“Can you pronounce all of the short vowel sounds before I count to 20?”

“Name five fruits.”

“Give me three reasons why you like daddy.”

“Name ten things you could do for Grandma.”

“Name four things Connie does for you.”

“Name six prophets in the Old Testament.”

Underneath their plates at mealtimes she occasionally placed discussion topics: “What was your most exciting experience this month?” “What do you like best about school? or home? or summer?”

A storage closet became a theater supply room with a box of old clothing for dressups, homemade musical instruments for a marching band, long scarves and sticks with streamers to swirl in time to music, and items for relay races, blindfold games, and round games.

The family room became a center of activity. Breakables went into storage. In one corner were placed blankets and bean bags to snuggle into for an evening story. Hanging plants and an aquarium added life and beauty. A bookcase placed as a divider between the door and a window created a corner reading nook. They filled it with books appealing to all age levels. A rocking chair, big enough for an adult and child, was close by. On the wall next to the bookcase, the mother made a huge square with brightly colored borders containing a large calendar and seasonal decorations.

Both parents discovered that their home was stimulating to them as well as to the children. More time became available for those books they’d always meant to read, to update the children’s scrapbooks, and to write letters. Teasing and bickering dropped off. People spoke more quietly to each other. Bedtime was less of a struggle. Chores didn’t seem quite as routine.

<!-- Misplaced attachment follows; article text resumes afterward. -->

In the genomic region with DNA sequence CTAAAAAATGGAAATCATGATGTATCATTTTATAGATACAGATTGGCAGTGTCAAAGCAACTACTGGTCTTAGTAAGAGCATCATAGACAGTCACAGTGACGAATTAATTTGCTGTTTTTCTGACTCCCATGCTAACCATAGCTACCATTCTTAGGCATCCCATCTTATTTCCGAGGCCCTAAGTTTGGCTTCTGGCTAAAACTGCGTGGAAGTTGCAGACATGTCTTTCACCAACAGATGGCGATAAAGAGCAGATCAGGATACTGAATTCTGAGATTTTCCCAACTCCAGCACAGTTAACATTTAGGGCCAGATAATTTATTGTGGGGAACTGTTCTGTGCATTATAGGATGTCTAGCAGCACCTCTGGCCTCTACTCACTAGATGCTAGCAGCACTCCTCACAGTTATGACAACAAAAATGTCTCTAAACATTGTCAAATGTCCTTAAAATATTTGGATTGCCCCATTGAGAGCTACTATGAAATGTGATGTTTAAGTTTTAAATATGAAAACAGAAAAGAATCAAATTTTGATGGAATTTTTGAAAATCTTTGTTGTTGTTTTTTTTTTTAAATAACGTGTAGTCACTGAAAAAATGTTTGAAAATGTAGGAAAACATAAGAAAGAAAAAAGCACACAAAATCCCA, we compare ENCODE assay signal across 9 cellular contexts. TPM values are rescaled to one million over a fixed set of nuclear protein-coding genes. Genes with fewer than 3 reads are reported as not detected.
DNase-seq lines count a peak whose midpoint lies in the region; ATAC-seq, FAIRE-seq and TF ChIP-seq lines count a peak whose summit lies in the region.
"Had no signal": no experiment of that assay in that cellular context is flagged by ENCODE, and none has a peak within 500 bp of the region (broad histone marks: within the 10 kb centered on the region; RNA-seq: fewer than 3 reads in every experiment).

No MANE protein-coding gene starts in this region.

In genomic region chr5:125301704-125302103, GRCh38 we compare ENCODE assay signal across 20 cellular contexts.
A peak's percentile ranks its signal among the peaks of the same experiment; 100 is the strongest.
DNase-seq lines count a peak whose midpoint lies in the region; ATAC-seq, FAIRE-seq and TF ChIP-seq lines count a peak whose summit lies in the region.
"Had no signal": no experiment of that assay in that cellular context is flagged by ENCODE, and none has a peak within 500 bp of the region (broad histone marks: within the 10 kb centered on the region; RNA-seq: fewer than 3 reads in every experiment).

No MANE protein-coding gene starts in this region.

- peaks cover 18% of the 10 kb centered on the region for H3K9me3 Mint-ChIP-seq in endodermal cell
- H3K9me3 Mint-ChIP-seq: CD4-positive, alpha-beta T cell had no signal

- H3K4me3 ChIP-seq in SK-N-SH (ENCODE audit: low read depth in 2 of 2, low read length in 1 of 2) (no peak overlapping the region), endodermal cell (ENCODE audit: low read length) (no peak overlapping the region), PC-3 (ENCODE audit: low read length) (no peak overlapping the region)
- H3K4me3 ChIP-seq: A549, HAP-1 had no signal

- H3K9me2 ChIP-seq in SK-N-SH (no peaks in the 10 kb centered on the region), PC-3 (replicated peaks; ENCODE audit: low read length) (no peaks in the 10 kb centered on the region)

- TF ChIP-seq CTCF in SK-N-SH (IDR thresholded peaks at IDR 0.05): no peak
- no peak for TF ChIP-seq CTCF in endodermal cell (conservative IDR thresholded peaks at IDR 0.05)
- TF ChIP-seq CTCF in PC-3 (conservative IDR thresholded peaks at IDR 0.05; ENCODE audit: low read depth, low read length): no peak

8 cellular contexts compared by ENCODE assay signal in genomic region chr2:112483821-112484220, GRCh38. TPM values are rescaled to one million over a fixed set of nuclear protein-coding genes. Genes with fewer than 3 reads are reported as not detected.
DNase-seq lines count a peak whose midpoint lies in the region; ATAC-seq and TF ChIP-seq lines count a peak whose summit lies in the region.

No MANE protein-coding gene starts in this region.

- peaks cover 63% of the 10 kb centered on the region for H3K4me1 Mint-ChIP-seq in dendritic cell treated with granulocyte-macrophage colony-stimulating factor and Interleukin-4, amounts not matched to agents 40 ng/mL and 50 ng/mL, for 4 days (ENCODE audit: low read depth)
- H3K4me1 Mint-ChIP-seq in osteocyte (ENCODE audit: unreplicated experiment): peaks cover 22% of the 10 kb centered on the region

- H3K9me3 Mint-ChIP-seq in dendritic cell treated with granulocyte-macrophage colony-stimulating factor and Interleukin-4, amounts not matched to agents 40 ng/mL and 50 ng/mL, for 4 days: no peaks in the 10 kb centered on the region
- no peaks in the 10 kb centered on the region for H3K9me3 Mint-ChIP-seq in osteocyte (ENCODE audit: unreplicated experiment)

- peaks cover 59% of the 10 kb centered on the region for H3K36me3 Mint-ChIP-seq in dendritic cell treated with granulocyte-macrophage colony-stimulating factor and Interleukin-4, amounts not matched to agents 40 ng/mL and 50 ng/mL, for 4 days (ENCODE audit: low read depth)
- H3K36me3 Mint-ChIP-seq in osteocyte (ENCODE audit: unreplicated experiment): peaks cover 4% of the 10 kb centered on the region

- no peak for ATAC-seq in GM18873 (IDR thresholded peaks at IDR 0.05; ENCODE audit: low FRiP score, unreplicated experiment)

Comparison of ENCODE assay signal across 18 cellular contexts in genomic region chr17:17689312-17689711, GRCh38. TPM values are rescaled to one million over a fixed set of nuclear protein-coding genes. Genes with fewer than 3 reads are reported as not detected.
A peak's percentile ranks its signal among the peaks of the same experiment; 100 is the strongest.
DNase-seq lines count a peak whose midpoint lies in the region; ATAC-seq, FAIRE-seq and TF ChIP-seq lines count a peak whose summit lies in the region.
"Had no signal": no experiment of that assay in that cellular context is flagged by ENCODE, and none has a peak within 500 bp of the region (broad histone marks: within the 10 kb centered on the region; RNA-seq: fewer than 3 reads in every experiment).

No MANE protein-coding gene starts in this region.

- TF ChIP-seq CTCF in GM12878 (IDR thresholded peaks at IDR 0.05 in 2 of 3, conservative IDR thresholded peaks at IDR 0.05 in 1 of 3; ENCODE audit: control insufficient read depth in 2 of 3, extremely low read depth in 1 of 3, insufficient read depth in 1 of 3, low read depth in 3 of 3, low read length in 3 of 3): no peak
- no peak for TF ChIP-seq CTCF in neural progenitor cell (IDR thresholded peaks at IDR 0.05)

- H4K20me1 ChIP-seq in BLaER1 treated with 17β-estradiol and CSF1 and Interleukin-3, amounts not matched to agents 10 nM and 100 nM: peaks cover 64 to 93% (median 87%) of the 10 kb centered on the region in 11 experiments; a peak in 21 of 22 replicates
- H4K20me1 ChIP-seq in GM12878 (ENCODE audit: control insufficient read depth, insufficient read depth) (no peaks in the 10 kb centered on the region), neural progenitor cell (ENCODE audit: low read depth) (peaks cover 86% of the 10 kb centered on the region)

As family interaction increased, so did family friendships. And the mother quietly cherished the involuntary compliment paid by the child of some wealthy friends. As they entered the learning center, the child’s eyes opened wide. The young son tugged on his mother’s arm and whispered, “Mommy. They must be rich, huh?”

Yes, this family was rich—rich in having a home that promoted growth, development, and progression. Their home had become not only a place of refuge, but a center of learning that helped them all deal more effectively with their world.

Let’s Talk about It

After reading “Making Home a Learning Center,” individually or as a family, you may wish to discuss some of the following questions and ideas:

1. List (a) some of the items you would need that are easily obtainable; and (b) some items you could work toward getting, to make home a more exciting and enriching learning center.

2. If good books, games, and other activities are needed for the family, where could you go for information and supplies?

3. What kind of containers, storage space, and room arrangements would you need to do what you want to do?

4. Where in your home can your children go to read, draw, or have a quiet visit with friends?

5. What “ground rules” would you need in your home for the consideration of all the family?

  • Ronald and Sherri Zirker, parents of five children, teach the family relations Sunday School class in their Mesa, Arizona, ward. Brother Zirker is a psychologist for the Mesa school district.

  • Bette Doxey, administrator of a learning center for preschoolers is music director in her Phoenix, Arizona, ward.